A wounded SEAL’s shame becomes a salvation. A fired Marine officer says the numbers point to a Corps problem. And an Army veteran’s first novel works well at war.
Here is a roundup of 15 reviews presented in order of reading value and satisfaction. You’ll see books about the heavy cruiser Indianapolis, weapons that can’t weep, the Unknown Soldier’s pallbearers, what it’s like to be shot by the Taliban, surviving capture in Syria, and a Marine veteran’s third thriller. (Prices are from the publishers; you may find better deals online.)
Plus: A heads-up about 26 other new titles.
Touching the Dragon: And Other Techniques for Surviving Life’s Wars by James Hatch and Christian D’Andrea, Knopf, 336 pages, $29.
Just when you think you cannot bear to read another memoir by another SEAL, an irresistible one — a book, not a SEAL— surfaces.
The former senior chief and dog handler likes “smashing Stigma” and thinks “rah-rah books about the Navy’s Action Man crews sometimes cheat the reader of something: The dark places, the brokenness.” He dives into both in engaging ways — anecdotal and antidotal —that make you smile and might inspire you.
He decries “the video-game-ification of war.” He and his co-author take you on the real “Speeding Train” of special operations, including a team effort to find the missing soldier Bowe Bergdahl in Afghanistan. (“We were close.”)
He is severely injured, is embarrassed when he screams in pain, and during recovery languishes in a “coffin of condemnation” that is part of his “regimen of feeling sorry for myself.” You’ll get these points on their first mention.
But “shame that stays a secret will kill you,” and he confronts his truth. By using cognitive behavioral therapy, he “keeps at bay” the dragon of discontent that torments him, and he discovers that trauma is universal.
“Life is combat. For most of us.” Including dogs. He’s especially fond of “hair missile” Spike, who dies after “I failed to protect him,” and he founds Spikes K9 Fund. Unfortunately, several pages about the nonprofit’s work interrupt the narrative flow and might work better as an epilogue.
His human heroes include the fellow SEAL he calls Fly Fisherman, a guy who shows “disproportionate commitment” to Hatch’s health, and former Rep. Gabrielle Giffords, D-Ariz.
“I was shot in the leg. Gabby was shot in the head” and is “a machine of positivity and strength. She was the anti-me.”
Fight Like a Girl: The Truth Behind How Female Marines are Trained by Kate Germano with Kelly Kennedy, Prometheus, 288 pages, $18.
The retired lieutenant colonel validates her “wholehearted Marine-ness” and indicts her Corps’ reluctance to make all recruits meet similar standards, mainly because her commanders (Germano names names) “wanted women to serve only in support roles.”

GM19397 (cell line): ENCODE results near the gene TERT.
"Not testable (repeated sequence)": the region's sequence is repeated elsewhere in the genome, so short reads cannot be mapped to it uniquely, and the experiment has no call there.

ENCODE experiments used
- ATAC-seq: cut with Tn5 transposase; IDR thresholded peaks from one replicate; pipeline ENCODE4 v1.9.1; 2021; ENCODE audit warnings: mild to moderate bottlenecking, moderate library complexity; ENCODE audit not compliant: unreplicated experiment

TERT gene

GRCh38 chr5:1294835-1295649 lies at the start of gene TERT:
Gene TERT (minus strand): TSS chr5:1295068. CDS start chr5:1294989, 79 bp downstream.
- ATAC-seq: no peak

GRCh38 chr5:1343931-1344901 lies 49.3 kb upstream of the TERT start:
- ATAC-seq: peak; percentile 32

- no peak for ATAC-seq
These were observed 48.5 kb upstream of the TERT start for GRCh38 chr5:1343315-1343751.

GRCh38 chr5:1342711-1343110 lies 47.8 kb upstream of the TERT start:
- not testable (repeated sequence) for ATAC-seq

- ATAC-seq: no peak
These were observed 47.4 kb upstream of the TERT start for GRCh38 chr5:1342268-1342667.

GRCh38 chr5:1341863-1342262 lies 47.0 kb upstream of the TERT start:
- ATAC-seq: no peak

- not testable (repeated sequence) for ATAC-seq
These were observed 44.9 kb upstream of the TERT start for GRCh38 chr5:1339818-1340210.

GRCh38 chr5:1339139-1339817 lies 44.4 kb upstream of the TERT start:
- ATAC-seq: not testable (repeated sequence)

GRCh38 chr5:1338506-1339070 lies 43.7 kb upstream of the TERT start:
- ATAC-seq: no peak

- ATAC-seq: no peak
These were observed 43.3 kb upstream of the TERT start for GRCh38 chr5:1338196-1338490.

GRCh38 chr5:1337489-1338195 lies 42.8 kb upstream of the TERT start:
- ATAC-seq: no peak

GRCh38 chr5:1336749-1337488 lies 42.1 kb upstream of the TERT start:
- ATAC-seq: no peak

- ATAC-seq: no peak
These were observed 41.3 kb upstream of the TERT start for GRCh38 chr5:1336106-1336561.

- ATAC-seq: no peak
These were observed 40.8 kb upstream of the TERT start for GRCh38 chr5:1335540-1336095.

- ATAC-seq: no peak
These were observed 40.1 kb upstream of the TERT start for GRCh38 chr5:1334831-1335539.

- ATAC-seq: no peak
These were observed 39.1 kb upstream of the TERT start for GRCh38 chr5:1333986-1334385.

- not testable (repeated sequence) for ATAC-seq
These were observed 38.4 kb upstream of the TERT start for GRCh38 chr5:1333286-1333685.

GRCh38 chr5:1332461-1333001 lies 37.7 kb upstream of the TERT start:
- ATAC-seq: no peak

In her role as commander of female training at Parris Island, “I was showing that [women] could” meet Corps expectations in “marksmanship, physical fitness, and leadership” — while the Corps “put together a study to show that they could not. This is why I was fired” in 2015.
The fired commander of the Corps’ only female recruit training battalion defends her leadership.
And this is why, in his chapter, husband Joe Plenzler (also a retired Marine lieutenant colonel) says the Corps “started leaking information to the press” — regarding Germano’s dismissal — “in a complete violation of their own release-of-information policies.”
Germano and co-author Kennedy (an Army veteran and former Military Times staffer) bluntly vindicate the career Marine who naively believes that “if the women within my command were strong they would be safe” from sexism — and worse. The numbers are timely and telling during the #MeToo era. Germano says 32,000 male recruits are — separately — trained annually, compared with 3,200 women.
“It is staggering to consider how much talent the Marine Corps misses out on each year.”
Indianapolis: The True Story of the Worst Sea Disaster in U.S. Naval History and the 50-Year Fight to Exonerate an Innocent Man by Lynn Vincent and Sara Vladic, Simon and Schuster, 544 pages, $28 (release date: July 10).
Another history of the sinking in World War II takes a wide berth at launch, describing the heavy cruiser Indianapolis as a “grand but svelte” ship “born from soil as American as the men who sailed her.”
Vincent, the Navy veteran who “collaborated” with Sarah Palin on “Going Rogue,” and Vladic, who directed “USS Indianapolis: The Legacy” (2015) and has been interviewing survivors for two decades, invite you to “roll the film backward” and “watch her rise.”
She does, thanks to less-grandiose descriptions of the sad yet infuriating story.
Men — boys as young as 17 — drift five nights while enduring attacks by sharks and each other. Of the 1,196 souls aboard ship, “three of every four men” die.
There are details about top-secret cargo — uranium for the Enola Gay — and about cowardly admirals “blaming each other in secret while the court-martial of Captain McVay was going in public.” Especially poignant is the fact that Charles McVay kills himself in 1968 but is posthumously exonerated in 2000 — 55 years after the plunge.
The Navy withholds news about the July attack by Japanese torpedoes until V-J Day, when “the joyous news of the Japanese surrender would render the Indianapolis disaster a comparative footnote” to the public … but not to the survivors and, later, journalist Richard Newcomb and other historians.
The book’s “Final Log Entry” is from the Philippine Sea, where a remote video camera shows the wreckage 18,000 feet below the surface in 2017. Watching the evidence, a survivor recounts “holding dying shipmates in his arms in the very same water.”